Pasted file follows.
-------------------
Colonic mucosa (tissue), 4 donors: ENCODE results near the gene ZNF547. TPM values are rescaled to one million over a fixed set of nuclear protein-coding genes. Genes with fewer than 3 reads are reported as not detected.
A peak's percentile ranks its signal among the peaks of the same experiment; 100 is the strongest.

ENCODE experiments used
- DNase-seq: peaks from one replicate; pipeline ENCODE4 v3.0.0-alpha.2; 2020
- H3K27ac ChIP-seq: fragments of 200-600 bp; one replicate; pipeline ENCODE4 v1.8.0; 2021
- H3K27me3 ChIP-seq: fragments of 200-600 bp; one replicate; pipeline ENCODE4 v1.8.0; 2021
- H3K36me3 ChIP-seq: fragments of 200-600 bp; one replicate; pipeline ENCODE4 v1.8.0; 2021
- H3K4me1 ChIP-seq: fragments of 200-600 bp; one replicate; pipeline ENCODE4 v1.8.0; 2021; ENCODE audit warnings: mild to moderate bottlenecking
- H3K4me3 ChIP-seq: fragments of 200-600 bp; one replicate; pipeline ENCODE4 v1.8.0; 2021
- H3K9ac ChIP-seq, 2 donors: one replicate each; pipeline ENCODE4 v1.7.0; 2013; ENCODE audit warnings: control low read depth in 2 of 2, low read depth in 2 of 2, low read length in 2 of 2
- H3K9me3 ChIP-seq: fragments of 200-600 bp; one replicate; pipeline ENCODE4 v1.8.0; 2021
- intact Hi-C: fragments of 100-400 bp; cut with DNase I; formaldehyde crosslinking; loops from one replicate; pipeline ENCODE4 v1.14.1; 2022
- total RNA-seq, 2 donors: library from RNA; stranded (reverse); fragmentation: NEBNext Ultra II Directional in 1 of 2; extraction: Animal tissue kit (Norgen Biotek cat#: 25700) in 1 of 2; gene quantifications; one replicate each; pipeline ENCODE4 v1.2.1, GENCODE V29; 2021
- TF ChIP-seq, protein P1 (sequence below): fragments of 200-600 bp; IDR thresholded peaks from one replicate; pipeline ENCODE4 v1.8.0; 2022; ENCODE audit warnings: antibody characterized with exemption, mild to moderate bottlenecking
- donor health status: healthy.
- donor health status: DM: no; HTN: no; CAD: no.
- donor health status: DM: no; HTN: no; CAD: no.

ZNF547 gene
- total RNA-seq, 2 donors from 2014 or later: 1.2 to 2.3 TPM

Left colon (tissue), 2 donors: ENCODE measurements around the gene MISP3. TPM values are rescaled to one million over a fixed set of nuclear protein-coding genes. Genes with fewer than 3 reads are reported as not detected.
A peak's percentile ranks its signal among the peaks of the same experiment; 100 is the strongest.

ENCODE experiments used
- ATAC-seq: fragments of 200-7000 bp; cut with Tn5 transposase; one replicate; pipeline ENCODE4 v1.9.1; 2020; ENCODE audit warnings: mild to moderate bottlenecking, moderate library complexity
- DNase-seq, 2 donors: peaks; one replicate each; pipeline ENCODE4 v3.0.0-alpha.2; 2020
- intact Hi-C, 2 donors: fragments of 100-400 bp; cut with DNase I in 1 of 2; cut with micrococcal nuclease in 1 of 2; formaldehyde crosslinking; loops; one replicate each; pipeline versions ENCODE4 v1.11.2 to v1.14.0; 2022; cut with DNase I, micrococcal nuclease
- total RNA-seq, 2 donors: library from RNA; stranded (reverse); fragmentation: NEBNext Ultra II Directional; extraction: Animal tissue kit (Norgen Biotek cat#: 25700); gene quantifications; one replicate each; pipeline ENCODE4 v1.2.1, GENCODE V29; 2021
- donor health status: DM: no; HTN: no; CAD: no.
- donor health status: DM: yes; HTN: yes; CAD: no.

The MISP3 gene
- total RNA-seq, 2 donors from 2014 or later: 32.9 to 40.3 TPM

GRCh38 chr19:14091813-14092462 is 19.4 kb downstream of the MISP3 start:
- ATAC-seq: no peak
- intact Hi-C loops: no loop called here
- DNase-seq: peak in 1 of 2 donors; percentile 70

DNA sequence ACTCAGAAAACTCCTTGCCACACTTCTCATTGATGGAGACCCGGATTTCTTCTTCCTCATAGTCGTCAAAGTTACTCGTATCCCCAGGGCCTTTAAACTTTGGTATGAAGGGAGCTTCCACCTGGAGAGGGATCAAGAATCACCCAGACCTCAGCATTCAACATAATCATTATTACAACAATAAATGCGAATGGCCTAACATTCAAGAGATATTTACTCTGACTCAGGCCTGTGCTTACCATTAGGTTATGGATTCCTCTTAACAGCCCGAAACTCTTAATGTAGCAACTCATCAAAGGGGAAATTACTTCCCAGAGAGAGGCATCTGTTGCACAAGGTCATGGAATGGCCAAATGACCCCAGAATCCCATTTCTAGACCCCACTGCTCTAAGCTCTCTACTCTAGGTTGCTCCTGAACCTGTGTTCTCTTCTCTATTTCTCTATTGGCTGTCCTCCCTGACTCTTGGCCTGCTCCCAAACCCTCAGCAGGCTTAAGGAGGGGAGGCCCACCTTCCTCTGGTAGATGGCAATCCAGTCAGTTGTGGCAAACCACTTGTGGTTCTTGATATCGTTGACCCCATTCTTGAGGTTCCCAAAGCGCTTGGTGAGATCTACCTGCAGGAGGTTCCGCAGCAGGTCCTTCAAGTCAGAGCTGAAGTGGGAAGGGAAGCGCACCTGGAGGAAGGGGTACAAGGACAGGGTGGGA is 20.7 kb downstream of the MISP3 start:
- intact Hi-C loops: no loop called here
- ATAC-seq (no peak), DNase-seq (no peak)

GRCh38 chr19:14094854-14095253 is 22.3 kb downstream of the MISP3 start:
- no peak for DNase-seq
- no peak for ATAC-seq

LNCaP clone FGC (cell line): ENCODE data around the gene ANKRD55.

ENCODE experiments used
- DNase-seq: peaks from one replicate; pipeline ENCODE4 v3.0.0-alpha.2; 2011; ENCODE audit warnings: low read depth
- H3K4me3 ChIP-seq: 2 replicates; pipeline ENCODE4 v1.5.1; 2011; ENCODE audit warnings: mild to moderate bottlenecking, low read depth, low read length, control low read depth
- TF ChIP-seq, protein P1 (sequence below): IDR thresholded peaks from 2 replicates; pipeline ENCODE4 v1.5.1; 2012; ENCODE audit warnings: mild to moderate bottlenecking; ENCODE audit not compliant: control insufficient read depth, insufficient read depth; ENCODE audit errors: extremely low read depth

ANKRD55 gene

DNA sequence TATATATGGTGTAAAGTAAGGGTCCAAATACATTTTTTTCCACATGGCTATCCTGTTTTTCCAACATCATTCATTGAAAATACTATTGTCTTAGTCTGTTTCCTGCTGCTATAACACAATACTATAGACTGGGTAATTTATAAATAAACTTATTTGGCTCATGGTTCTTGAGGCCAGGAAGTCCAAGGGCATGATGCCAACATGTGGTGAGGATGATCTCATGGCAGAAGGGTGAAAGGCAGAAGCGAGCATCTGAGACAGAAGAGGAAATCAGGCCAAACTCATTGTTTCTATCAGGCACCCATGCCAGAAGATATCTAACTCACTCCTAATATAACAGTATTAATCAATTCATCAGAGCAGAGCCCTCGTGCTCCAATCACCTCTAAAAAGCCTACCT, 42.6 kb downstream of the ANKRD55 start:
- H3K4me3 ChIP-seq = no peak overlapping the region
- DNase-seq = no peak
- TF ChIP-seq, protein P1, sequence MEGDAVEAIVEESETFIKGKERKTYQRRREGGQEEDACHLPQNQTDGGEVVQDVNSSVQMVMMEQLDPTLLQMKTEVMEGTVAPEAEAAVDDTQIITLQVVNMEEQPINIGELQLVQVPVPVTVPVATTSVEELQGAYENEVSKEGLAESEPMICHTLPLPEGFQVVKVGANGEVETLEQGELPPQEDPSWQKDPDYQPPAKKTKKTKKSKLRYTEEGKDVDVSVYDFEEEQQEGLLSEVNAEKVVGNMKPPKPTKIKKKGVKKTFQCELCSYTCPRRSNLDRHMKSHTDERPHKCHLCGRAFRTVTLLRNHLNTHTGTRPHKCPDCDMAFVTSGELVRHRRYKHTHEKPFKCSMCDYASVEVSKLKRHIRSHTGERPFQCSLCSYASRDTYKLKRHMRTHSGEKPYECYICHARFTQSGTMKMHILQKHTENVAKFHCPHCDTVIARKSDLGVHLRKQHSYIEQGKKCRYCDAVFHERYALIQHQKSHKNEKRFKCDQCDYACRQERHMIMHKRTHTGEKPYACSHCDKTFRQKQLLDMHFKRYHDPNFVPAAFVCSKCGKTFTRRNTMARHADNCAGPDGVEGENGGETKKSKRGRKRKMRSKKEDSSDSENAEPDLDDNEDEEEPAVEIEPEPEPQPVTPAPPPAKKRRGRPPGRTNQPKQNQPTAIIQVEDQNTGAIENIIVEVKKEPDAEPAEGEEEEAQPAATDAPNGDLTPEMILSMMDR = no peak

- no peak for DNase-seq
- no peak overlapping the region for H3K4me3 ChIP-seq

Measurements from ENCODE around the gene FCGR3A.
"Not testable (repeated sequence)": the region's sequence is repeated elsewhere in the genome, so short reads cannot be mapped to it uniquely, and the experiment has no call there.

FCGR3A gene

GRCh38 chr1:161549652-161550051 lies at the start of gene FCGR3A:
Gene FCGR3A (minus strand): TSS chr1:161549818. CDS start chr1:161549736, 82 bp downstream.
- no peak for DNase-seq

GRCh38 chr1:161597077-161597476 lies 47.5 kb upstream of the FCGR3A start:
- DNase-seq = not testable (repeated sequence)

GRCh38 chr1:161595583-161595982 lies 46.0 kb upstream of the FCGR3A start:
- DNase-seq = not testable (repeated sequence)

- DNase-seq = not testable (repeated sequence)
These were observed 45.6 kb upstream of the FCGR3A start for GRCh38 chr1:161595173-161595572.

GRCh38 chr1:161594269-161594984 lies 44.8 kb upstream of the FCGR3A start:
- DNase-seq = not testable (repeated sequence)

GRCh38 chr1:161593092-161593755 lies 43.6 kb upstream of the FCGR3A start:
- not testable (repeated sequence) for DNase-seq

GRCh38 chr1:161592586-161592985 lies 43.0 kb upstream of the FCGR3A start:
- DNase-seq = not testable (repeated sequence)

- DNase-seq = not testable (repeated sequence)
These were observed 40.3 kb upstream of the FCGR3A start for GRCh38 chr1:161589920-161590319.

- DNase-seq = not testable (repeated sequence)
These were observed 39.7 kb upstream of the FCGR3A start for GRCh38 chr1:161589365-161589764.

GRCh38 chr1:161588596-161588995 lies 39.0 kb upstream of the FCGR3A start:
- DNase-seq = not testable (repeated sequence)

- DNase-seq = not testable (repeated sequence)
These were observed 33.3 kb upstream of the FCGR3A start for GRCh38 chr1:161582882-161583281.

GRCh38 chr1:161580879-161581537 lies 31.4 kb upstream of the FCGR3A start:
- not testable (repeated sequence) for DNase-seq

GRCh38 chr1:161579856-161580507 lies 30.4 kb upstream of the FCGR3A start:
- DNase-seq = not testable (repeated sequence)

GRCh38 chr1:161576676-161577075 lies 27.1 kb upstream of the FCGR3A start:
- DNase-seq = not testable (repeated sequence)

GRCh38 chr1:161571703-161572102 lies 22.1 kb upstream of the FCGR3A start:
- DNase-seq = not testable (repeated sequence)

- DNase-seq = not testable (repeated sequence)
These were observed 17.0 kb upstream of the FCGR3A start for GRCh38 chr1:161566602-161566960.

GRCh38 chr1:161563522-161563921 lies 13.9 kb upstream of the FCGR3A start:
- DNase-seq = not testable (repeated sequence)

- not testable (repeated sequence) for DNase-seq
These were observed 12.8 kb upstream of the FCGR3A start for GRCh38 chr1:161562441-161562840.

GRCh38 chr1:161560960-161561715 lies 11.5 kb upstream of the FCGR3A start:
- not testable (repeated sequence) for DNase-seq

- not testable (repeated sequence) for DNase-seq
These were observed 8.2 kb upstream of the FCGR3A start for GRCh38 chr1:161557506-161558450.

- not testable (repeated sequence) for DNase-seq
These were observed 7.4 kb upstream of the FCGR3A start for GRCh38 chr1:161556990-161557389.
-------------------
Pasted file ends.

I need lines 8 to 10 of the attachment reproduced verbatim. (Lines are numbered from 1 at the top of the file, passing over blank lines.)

- H3K4me1 ChIP-seq: fragments of 200-600 bp; one replicate; pipeline ENCODE4 v1.8.0; 2021; ENCODE audit warnings: mild to moderate bottlenecking
- H3K4me3 ChIP-seq: fragments of 200-600 bp; one replicate; pipeline ENCODE4 v1.8.0; 2021
- H3K9ac ChIP-seq, 2 donors: one replicate each; pipeline ENCODE4 v1.7.0; 2013; ENCODE audit warnings: control low read depth in 2 of 2, low read depth in 2 of 2, low read length in 2 of 2